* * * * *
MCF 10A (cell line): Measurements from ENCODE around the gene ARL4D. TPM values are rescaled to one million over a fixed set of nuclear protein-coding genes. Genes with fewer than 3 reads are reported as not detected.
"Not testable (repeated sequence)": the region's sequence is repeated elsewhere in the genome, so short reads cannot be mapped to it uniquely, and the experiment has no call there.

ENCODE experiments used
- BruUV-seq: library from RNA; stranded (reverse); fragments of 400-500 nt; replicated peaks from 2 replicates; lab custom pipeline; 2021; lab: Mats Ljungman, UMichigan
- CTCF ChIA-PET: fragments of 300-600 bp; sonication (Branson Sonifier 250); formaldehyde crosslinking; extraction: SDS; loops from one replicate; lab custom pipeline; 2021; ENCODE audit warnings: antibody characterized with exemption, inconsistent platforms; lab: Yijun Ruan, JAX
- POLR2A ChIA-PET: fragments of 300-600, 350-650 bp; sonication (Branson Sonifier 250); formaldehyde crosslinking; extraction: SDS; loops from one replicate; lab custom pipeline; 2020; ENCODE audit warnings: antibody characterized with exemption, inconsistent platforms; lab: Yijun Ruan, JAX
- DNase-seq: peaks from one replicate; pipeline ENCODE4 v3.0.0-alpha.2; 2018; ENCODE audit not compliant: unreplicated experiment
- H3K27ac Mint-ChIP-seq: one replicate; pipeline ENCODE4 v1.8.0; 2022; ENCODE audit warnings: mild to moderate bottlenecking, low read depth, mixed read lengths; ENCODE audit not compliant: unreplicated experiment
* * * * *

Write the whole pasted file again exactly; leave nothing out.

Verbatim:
MCF 10A (cell line): Measurements from ENCODE around the gene ARL4D. TPM values are rescaled to one million over a fixed set of nuclear protein-coding genes. Genes with fewer than 3 reads are reported as not detected.
"Not testable (repeated sequence)": the region's sequence is repeated elsewhere in the genome, so short reads cannot be mapped to it uniquely, and the experiment has no call there.

ENCODE experiments used
- BruUV-seq: library from RNA; stranded (reverse); fragments of 400-500 nt; replicated peaks from 2 replicates; lab custom pipeline; 2021; lab: Mats Ljungman, UMichigan
- CTCF ChIA-PET: fragments of 300-600 bp; sonication (Branson Sonifier 250); formaldehyde crosslinking; extraction: SDS; loops from one replicate; lab custom pipeline; 2021; ENCODE audit warnings: antibody characterized with exemption, inconsistent platforms; lab: Yijun Ruan, JAX
- POLR2A ChIA-PET: fragments of 300-600, 350-650 bp; sonication (Branson Sonifier 250); formaldehyde crosslinking; extraction: SDS; loops from one replicate; lab custom pipeline; 2020; ENCODE audit warnings: antibody characterized with exemption, inconsistent platforms; lab: Yijun Ruan, JAX
- DNase-seq: peaks from one replicate; pipeline ENCODE4 v3.0.0-alpha.2; 2018; ENCODE audit not compliant: unreplicated experiment
- H3K27ac Mint-ChIP-seq: one replicate; pipeline ENCODE4 v1.8.0; 2022; ENCODE audit warnings: mild to moderate bottlenecking, low read depth, mixed read lengths; ENCODE audit not compliant: unreplicated experiment